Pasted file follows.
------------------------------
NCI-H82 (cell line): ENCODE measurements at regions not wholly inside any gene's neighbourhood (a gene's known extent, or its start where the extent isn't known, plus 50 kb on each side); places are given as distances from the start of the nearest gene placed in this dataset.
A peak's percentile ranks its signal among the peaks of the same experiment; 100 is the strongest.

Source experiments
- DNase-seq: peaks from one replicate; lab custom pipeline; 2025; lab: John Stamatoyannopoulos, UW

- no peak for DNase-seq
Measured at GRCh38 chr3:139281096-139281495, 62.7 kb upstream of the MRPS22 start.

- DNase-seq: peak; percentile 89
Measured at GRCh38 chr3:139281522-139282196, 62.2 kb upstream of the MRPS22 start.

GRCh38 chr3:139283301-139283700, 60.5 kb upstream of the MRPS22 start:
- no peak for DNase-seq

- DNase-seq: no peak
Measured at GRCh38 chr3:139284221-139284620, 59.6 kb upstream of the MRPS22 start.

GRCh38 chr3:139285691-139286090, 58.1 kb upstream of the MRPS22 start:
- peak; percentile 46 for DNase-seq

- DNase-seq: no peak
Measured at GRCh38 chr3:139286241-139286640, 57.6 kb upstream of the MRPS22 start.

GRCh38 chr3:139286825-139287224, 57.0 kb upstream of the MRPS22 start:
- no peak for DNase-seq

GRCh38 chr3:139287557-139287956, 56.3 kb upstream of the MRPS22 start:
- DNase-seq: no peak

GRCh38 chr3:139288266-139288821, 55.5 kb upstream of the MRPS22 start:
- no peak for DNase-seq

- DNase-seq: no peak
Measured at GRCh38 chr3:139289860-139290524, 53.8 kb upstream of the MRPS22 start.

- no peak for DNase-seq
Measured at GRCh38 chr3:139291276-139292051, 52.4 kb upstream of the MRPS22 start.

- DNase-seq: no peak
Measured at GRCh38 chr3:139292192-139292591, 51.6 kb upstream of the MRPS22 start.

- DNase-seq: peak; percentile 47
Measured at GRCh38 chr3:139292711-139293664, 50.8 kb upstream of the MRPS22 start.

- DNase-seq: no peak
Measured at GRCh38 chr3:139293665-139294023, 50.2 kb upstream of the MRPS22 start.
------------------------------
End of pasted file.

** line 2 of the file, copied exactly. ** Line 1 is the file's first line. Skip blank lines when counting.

A peak's percentile ranks its signal among the peaks of the same experiment; 100 is the strongest.